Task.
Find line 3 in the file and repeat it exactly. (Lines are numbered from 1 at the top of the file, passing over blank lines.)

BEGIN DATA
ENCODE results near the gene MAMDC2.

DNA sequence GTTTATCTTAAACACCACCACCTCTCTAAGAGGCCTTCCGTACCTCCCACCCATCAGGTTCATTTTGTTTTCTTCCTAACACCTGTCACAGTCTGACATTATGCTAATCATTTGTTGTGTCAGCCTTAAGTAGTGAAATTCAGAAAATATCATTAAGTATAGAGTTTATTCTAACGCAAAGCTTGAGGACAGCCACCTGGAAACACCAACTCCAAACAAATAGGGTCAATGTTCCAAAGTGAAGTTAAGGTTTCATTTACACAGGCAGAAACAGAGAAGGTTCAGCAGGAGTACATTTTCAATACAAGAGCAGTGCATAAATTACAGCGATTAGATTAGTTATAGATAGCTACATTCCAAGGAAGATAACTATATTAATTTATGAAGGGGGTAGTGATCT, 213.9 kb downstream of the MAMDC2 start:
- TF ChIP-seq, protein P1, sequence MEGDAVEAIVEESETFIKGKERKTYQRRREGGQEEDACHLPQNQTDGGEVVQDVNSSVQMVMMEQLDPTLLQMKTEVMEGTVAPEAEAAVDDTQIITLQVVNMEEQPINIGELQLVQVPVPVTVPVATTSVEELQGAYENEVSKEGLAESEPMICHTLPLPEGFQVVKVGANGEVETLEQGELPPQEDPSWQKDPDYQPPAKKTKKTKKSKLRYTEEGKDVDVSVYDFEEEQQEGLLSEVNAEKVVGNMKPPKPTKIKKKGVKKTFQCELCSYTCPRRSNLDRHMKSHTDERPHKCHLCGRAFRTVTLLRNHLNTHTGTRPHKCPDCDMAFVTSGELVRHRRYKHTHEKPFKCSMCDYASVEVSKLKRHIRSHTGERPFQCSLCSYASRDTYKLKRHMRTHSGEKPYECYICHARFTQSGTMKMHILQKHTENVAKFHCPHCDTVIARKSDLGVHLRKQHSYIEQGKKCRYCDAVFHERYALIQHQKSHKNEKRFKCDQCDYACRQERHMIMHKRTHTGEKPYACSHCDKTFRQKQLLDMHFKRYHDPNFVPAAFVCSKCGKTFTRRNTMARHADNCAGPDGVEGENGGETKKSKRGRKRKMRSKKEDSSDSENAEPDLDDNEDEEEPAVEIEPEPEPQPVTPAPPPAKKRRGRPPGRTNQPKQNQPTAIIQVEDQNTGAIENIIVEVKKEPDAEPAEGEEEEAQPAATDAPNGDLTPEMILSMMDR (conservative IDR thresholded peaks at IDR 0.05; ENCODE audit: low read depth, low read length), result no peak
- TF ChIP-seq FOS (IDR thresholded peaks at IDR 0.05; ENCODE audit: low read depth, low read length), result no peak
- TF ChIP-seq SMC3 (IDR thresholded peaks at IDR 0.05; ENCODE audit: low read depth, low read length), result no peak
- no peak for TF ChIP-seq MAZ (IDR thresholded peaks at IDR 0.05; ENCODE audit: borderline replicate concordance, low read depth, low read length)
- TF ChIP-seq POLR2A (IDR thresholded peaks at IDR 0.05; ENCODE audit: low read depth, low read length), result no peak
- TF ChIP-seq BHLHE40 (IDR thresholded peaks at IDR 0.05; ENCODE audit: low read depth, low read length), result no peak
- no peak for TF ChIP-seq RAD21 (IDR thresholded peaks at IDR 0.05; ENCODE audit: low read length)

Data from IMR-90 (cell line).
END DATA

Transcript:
- TF ChIP-seq, protein P1, sequence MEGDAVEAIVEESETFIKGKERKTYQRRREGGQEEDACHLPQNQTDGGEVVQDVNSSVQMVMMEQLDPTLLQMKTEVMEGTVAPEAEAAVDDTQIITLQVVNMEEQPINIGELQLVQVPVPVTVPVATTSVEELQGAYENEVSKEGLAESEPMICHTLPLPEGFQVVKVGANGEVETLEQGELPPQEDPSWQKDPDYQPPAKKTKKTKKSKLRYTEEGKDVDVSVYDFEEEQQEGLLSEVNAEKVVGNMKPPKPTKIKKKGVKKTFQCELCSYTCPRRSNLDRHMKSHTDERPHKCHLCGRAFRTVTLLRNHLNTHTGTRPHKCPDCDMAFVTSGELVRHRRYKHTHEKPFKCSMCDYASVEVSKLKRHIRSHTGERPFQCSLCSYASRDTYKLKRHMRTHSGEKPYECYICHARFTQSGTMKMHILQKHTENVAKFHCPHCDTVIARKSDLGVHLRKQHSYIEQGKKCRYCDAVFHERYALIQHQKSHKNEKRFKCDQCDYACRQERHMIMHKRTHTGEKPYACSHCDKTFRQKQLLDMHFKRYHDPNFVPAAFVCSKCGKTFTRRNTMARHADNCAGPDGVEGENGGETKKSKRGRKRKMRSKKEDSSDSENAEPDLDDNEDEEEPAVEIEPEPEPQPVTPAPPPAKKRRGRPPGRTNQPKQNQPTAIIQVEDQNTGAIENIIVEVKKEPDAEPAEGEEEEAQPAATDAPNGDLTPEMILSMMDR (conservative IDR thresholded peaks at IDR 0.05; ENCODE audit: low read depth, low read length), result no peak